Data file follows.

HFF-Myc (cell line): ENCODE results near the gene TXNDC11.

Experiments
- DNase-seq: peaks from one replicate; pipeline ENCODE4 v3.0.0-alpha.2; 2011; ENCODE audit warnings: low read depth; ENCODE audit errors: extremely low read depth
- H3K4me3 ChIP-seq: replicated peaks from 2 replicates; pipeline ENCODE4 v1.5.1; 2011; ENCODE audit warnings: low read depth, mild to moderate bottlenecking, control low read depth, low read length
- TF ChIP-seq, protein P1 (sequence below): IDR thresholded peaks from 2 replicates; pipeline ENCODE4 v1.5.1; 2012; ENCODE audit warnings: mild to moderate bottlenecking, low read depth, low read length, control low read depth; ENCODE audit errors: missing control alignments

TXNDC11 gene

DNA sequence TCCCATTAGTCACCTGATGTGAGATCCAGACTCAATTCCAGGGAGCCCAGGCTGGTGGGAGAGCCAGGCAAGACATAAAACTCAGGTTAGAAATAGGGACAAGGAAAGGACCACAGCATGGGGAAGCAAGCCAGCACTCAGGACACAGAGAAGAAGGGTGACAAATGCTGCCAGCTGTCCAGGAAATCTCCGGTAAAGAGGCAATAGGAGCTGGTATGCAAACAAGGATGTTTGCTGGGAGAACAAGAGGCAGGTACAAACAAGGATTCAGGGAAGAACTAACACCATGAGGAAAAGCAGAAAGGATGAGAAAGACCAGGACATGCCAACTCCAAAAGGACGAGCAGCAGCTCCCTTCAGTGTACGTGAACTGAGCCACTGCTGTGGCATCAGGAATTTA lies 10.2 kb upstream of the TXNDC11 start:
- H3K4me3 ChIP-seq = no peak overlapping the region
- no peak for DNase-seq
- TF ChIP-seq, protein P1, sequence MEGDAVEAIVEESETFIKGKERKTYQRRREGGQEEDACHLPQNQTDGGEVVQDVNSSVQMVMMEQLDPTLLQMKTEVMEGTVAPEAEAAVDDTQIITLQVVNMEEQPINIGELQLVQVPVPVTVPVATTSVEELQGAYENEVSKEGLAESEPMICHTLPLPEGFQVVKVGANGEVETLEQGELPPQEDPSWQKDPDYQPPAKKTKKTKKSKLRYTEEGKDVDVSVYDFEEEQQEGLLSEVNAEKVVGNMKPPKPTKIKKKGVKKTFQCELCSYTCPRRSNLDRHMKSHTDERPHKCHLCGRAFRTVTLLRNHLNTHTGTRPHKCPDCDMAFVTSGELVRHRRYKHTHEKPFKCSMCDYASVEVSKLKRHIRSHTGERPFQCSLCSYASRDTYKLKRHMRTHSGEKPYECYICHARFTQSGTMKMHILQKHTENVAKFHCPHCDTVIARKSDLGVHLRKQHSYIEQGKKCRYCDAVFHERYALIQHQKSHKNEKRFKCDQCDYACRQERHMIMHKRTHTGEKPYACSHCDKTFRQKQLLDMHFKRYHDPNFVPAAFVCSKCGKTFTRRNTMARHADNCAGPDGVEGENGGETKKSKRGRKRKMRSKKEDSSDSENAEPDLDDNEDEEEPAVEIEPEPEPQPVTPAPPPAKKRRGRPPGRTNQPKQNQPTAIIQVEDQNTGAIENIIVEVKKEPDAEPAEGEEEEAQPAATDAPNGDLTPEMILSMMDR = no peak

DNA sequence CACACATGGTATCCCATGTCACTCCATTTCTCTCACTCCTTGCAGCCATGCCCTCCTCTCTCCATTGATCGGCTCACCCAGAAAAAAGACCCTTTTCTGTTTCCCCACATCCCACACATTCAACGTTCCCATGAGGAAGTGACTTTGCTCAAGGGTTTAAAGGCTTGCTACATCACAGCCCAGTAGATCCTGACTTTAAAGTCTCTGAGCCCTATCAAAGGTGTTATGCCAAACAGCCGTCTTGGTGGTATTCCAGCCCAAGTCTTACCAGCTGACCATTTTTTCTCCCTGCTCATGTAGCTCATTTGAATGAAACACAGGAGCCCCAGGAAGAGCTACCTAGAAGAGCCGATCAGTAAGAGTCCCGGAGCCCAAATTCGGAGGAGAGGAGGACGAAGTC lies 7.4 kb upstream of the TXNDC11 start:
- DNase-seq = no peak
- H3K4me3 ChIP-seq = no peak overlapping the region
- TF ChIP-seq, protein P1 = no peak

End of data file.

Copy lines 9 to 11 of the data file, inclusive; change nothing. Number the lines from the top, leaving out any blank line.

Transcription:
- no peak for DNase-seq
- TF ChIP-seq, protein P1, sequence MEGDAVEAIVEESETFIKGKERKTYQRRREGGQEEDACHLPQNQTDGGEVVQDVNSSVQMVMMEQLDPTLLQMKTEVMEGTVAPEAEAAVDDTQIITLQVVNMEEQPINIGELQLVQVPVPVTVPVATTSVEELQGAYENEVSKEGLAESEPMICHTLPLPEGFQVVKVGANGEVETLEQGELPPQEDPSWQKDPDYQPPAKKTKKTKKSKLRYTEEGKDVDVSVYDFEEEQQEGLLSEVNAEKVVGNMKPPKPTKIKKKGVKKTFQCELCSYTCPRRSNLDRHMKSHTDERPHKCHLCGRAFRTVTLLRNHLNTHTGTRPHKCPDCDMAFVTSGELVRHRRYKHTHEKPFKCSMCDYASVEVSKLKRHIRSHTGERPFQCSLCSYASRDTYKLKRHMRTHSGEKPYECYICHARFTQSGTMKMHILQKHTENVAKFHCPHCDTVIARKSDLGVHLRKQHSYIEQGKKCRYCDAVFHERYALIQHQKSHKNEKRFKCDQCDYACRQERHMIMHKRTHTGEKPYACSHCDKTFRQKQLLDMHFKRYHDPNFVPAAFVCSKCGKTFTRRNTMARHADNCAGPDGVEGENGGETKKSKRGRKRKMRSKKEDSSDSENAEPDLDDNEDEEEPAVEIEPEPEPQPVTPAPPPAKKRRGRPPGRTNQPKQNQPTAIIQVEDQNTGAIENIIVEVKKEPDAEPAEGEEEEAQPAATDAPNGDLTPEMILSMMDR = no peak

DNA sequence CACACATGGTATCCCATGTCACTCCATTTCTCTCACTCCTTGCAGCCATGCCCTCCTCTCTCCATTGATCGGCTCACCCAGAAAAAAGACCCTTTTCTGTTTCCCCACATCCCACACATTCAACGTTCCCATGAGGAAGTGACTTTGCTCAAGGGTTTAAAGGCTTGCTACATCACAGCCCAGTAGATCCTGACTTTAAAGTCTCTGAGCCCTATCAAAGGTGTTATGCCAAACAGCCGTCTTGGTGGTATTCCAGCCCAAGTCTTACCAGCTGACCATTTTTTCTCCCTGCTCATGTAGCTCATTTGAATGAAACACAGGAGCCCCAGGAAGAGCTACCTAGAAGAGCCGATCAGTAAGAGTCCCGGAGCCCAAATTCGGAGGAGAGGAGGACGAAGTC lies 7.4 kb upstream of the TXNDC11 start: